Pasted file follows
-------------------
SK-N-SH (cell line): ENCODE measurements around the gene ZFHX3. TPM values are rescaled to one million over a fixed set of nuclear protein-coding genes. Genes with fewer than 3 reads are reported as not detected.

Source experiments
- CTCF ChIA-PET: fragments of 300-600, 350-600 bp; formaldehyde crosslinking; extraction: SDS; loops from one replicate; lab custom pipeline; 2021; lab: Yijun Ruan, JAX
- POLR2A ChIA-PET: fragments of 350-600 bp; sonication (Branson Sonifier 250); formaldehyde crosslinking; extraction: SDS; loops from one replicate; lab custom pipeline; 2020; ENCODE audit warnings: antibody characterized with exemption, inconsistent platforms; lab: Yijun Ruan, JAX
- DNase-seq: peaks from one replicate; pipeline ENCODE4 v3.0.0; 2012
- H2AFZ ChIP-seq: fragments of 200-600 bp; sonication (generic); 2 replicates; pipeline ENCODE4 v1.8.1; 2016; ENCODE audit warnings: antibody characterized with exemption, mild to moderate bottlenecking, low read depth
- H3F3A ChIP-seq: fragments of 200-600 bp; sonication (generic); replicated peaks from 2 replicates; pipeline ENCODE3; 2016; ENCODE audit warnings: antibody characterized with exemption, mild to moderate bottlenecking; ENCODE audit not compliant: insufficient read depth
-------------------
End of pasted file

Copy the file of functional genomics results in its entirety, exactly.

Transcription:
SK-N-SH (cell line): ENCODE measurements around the gene ZFHX3. TPM values are rescaled to one million over a fixed set of nuclear protein-coding genes. Genes with fewer than 3 reads are reported as not detected.

Source experiments
- CTCF ChIA-PET: fragments of 300-600, 350-600 bp; formaldehyde crosslinking; extraction: SDS; loops from one replicate; lab custom pipeline; 2021; lab: Yijun Ruan, JAX
- POLR2A ChIA-PET: fragments of 350-600 bp; sonication (Branson Sonifier 250); formaldehyde crosslinking; extraction: SDS; loops from one replicate; lab custom pipeline; 2020; ENCODE audit warnings: antibody characterized with exemption, inconsistent platforms; lab: Yijun Ruan, JAX
- DNase-seq: peaks from one replicate; pipeline ENCODE4 v3.0.0; 2012
- H2AFZ ChIP-seq: fragments of 200-600 bp; sonication (generic); 2 replicates; pipeline ENCODE4 v1.8.1; 2016; ENCODE audit warnings: antibody characterized with exemption, mild to moderate bottlenecking, low read depth
- H3F3A ChIP-seq: fragments of 200-600 bp; sonication (generic); replicated peaks from 2 replicates; pipeline ENCODE3; 2016; ENCODE audit warnings: antibody characterized with exemption, mild to moderate bottlenecking; ENCODE audit not compliant: insufficient read depth